Category Archives: Milk and Milk Products

Click- Bicolour

Standard

Bi colour is the theme for the click event at Jugalbandi for this month. Thanks Jai and Bee for the oppurtunity to be one of the judges for this month.

Finding a bicolour entry has been a challenge. After a long time, I have started to cook regularly but bicolour foods weren’t easy to come by or didn’t photograph well. I made palappams, a cherry clafouti, paneer curry but nothing photographed well.

I finally settled on this paneer. This is some home made paneer with black pepper added to it.

paneer for click

Whole milk paneer with crushed black pepper- White & Black entry for CLICK bicolour.

Beet and goat cheese salad- farmer’s market inspired.

Standard

It’s been a while since we did some real cooking. Or some real food shopping. The visit to the farmer’s market this weekend was such a joy for us. After some shopping, we enjoyed a light breakfast in the park. It was a few miles drive from where we live, but we combined it with other errands we had to do in the area.

This salad was inspired by the beautiful bunch of baby beets that came home with us. We also had some really great goat cheese from the market. The combination was inevitable.

For the salad:

The beets were roasted .

We left a bit of the tops on and peeled the skin after roasting. Make sure you scrub the beets well, if baking them whole. Also added some fresh thyme, rosemary, and a splash of balsamic vinegar.

Quarter the beets, combine with goat cheese and greens. Drizzle some olive oil. Salt and pepper, of course.

Enjoy!

It was really good and it is a great way to enjoy the real taste of beets.

Mango Ginger Smoothie – JFI Ginger

Standard

ginger.jpg

For the life of me, I coud’t find a dish that screamed ginger. Kerala Fish Curry was in my plans for a while, but then I couldn’t find decent fish. Today I landed on this recipe, and as fate would have it, I am contributing to JFI Ginger. Hurrah!!

Ginger is indispensable in an Indian household. Shown below is a patch of ginger growing at my home in Kerala. Usually there are a few patches of ginger growing close to the house. When you need ginger, take your digging equipment and unearth fresh ginger. The wonderful smell of ginger on your hands is pretty amazing. Of course, as a kid I hated the chore of having to get out and dig the ginger out of the soil. Now, I wish I had some freshly dug ginger.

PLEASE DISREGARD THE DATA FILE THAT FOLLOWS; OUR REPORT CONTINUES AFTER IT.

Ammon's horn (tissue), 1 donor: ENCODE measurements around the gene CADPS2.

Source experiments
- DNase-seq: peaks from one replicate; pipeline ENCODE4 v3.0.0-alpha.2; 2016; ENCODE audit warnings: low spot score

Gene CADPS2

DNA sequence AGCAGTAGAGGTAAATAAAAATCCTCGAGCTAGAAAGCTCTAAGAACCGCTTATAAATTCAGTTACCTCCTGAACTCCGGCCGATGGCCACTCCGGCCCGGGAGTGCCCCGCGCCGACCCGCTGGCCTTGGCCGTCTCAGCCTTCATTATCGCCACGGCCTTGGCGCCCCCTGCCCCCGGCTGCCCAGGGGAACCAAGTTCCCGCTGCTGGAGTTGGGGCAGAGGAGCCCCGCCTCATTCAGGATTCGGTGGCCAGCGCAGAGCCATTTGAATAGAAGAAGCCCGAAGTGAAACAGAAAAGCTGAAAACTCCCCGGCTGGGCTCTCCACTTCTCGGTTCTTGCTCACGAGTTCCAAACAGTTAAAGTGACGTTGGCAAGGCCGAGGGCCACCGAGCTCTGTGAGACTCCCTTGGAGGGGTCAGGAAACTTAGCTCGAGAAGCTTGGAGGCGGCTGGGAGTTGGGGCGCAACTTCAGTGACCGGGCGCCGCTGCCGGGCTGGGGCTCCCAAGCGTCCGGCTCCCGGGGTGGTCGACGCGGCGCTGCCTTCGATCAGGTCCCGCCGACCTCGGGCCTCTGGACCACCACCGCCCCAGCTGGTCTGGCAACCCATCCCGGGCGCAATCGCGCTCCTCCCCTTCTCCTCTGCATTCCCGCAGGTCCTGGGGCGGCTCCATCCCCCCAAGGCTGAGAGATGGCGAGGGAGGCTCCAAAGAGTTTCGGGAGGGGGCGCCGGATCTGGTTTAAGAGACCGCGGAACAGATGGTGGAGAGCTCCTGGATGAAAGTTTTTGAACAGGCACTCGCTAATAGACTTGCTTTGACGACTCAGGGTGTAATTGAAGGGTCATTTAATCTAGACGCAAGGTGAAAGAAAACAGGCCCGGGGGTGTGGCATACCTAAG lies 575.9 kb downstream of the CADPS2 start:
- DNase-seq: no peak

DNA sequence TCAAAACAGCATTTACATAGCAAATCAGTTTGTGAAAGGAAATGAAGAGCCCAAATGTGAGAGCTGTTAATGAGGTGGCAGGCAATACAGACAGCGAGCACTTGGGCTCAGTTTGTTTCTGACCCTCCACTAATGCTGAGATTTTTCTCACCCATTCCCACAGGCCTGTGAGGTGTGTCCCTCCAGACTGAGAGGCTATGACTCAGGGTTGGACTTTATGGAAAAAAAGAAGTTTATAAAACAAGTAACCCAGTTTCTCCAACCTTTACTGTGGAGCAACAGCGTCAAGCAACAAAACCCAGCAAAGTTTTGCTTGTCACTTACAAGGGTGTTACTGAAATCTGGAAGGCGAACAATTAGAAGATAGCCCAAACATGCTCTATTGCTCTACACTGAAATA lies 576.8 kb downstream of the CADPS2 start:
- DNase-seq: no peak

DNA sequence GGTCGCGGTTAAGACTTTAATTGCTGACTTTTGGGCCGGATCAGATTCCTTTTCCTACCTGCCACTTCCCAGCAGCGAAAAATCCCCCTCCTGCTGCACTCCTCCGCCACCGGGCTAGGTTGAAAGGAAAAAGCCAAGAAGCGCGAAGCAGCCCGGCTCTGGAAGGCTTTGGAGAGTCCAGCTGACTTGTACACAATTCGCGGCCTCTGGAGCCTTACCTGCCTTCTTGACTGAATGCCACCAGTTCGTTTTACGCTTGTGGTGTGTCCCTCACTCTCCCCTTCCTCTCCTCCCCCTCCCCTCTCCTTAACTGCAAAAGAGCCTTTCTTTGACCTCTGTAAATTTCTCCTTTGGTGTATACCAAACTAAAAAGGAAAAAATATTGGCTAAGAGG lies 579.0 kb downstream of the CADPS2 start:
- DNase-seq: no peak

ginger-plants.jpg

Original recipe here

I followed the recipe exactly, except for using greek yogurt and cold milk.

Ingredients

Yogurt – half cup

Chopped ripe mango – a handful ( I used frozen mango)

Sugar or honey – 2 tbsp or adjust to taste

Low fat milk ( cold) – 1/2 cup

Crushed ice- half cup/handful

Fresh ginger- 1/4 – 1/2 tsp based on your taste. I used a thin slice and chopped it into thin strips.

Powdered cardamom – a pinch

Method:

Just mix everything in a blender. If too thick, add more milk or cold water.

ginger-smoothie.jpg

Adding fresh ginger to mango lassi was new for me. I liked it, but I suspect it could take getting used to.

Hugs to Rosie for hosting JFI Ginger amidst her move.

Tags: , ,

Phirni- Glad I found you!

Standard

pistachios.jpg

Ashwini did a great job of hosting JFI- coconut. Amond the 70+ dishes my eyes were on this white concotion in a cute cup. It was called Phirni. I had no idea what the heck Phirni was until that moment. I was so into Phirni after reading the post that I was searching for more info on phirni on the net. But Ashwini had it all covered in her post. It is indeed a Mughlai dish. I also see it listed as a Kashmiri dish, a Punjabi dish and is also very popular in Rajasthan. How did I miss this delicacy so long?

The Phirni looked so fresh and so full of clean flavors, I just had to try it. Better late than never.

I used a mix of almonds and pistachios for the dish. For the recipe I consulted both Ashwini’s and Roopa’s recipes!!

I understand this dish is served in small terracotta dishes as is shown here . I think I will try to get some when I visit India next time.

As Ashwini mentioned , it tasted much better the next day! This definitely is a keeper.

Tags:

Rasmalai and a lesson for life!

Standard

rasmalai-top.JPG

 

As a kid, I used to be an avid helper in the kitchen. My sister hated cooking (still does), and so when I started helping out in the kitchen it was a happening event. People were impressed at my interest in cooking, and aunties and ammachis visiting our place would shower praises on me! “Look at her. Everyone should be like her”, they would say. My sister didn’t mind these as long as she didn’t have to cook, and I shared everything I made with her.

One of the first things I loved making was the semiya payasam. Nothing much to it..add ghee, brown the semiya, add sugar, milk…eat! But this was enough to impress my family and so I grew up thinking I was a great cook. When I finally started cooking on my own, especially desserts, none of them would succeed. But I never accepted failure and would still try to make the most complicated sweets from scratch. After a series of failures, I finally realized last month that I am not so good at making sweets as I imagined myself to me. RP’s recipe was there to help me out. Boy! did it help..I served these couple of times and the compliments poured in. But all credit goes to RP and Priya.

And now Deepavali…I knew it was Deepavali because our new Indian neighbors had decorated their house with lights. It was beautiful! But I had an exam to study for and I forgot all about it. Then I located the JFI event which was happening and I had missed it too. I had left a comment at Vee’s blog mentioning how I missed it and maybe I will participate next year, and Vee send me a reply saying I still had time. Wish everyone was so nice when it comes to deadlines ( People at my college could learn from you, Vee!)

So thanks to Vee, I am blogging about my inflated pride and how I turned to being a realist…and also the rasmalai! This rasamalai not only helped me find a new easy dessert recipe, but also made me realize it is okay to take short cuts. Not everything needs to be made from scratch!

Recipe sources: RP’s blog, Priya’s blog

Ingredients:

Ricotto chesse ( I used the medium size one, part skim)

Sugar- according to taste

Rose water- a few drops
Half and half, milk- a cup each
Strands of saffron

Crushed cardamom-2

Pistachios for garnish

Pan: A muffin pan